If you use big enough cables from the battery and everything is clean and tight, you won't need the Ford solenoid for starting. Heat soak won't be a problem.

I think most people that have heat soak issues have undersized cables.

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Chad Landry
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I have a Ford solenoid on my car, but it's wired the way you would wire in the relay; I'm just switching in the S terminal current, not the cranking current (no modified battery cables). I figure it's overkill , switching 30 amps with a "relay" that capable of switching hundreds of amps (increased MTBF), plus I can find one in any parts store in any town for probably less than $20 on a Sunday. I could mount it under the dash somewhere if I wanted, but I know that it can handle the elements under the hood just fine.
 

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Hey Paul.....I have great news for you. I really didn't understand what was going on but now I do. You do not need the "bumping circuit" for your application. In other words....the full 12 volts is NOT necessary to get the ignition to work and start properly as long as the other components are in good shape.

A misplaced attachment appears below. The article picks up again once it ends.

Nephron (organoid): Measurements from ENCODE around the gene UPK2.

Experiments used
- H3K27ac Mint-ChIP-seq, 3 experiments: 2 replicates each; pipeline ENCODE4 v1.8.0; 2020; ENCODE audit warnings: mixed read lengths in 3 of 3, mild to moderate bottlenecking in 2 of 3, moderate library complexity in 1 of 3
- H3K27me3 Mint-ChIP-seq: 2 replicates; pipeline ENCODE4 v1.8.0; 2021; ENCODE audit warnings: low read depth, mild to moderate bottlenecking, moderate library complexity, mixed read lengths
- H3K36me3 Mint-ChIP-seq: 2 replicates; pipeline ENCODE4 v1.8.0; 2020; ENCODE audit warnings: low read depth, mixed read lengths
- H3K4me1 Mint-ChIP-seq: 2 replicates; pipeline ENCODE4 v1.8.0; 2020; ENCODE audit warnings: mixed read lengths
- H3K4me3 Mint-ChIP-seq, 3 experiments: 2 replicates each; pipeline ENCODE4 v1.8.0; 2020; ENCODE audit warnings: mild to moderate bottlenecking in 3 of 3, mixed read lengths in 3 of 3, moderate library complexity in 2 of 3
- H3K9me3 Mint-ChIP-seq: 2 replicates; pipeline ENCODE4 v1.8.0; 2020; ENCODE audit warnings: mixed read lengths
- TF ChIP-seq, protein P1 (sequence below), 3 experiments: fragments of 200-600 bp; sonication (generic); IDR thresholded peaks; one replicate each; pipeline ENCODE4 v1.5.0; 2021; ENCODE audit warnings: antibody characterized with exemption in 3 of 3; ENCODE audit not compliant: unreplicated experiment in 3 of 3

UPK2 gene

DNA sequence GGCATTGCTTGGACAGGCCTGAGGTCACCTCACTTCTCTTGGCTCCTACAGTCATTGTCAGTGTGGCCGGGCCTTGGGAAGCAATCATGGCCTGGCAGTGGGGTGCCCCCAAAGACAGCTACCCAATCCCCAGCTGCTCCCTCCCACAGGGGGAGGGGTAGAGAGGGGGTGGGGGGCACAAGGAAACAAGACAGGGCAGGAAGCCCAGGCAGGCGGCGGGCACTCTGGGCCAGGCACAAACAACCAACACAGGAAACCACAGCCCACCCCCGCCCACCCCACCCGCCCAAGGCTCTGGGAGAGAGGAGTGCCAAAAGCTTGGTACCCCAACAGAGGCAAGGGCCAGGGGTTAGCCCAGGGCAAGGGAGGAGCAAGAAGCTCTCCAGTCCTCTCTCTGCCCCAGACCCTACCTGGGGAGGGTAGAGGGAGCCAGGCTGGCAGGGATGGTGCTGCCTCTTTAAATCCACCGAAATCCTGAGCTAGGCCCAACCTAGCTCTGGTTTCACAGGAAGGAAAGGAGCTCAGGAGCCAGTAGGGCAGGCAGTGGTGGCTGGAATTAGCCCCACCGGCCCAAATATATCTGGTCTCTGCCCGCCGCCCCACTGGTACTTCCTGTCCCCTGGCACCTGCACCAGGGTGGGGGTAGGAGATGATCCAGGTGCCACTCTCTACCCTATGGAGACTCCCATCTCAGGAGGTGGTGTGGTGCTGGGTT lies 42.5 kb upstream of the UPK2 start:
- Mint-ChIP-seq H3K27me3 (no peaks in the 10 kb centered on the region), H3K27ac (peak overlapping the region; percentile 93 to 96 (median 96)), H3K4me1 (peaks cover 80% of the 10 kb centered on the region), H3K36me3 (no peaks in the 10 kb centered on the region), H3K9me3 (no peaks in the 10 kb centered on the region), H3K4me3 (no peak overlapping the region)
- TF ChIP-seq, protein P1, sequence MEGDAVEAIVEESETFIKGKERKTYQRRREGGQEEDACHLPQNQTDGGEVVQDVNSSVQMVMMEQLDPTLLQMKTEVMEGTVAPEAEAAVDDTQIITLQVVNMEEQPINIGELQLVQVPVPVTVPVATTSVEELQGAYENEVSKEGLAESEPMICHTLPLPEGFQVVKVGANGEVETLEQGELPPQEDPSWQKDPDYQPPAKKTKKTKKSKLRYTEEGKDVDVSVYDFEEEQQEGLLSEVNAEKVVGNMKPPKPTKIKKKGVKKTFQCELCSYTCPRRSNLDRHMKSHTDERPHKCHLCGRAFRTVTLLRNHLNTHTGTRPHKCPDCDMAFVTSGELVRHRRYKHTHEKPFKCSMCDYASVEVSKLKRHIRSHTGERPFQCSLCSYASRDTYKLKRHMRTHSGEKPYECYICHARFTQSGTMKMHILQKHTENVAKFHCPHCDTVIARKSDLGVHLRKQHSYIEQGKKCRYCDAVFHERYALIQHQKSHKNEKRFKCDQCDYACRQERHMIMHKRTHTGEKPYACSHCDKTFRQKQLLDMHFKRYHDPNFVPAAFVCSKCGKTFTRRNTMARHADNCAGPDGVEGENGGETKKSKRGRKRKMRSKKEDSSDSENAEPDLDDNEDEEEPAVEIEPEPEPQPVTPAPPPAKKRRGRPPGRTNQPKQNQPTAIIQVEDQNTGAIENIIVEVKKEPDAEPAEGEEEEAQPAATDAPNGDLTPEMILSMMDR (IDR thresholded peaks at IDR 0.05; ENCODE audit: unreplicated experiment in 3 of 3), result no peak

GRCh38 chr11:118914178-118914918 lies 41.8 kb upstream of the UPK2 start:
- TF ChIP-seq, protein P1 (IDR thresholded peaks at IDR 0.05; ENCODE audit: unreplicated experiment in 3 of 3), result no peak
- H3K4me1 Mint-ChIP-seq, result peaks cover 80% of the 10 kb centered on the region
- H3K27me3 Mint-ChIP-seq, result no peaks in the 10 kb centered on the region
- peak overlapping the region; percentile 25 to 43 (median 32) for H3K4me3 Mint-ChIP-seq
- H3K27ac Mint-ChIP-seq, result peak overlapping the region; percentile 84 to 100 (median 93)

The "bumping circuit" was designed literally 50 years ago to help the ignition overcome poor starting conditions (usually cold weather, poor fuels and high compression) and/or was to offset natural degradation in the wiring and spark system. Unless you are running funny fuel or high compression or live on the Artic Circle...then try this...you'll like it, easy fix. This assumes you have the correct ign resistor as well, there are differences.

I can tell you today that you can tape this wire back and away you go. I have done this time and time again on many a car with a new mini. So, the good news is just do it and try it first! Put in on and listen to the music it makes and roll on! I should have just said it way back...


On the ignition side.....if you want to upgrade to a regular footprint full 12 volt system, look at a Pertronix solid state switch with their coil. This replaces the points and You then can eliminate the resistor and you do not need the wire anyway!

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Steve Jack
-Concept One Pulleys and Brackets
-Marketing Technologies Limited
-Northern/Southern Rodder Magazine's "Jack'Stands" technical column author/originator




[This message has been edited by HOTRODSRJ (edited 10-29-2002).]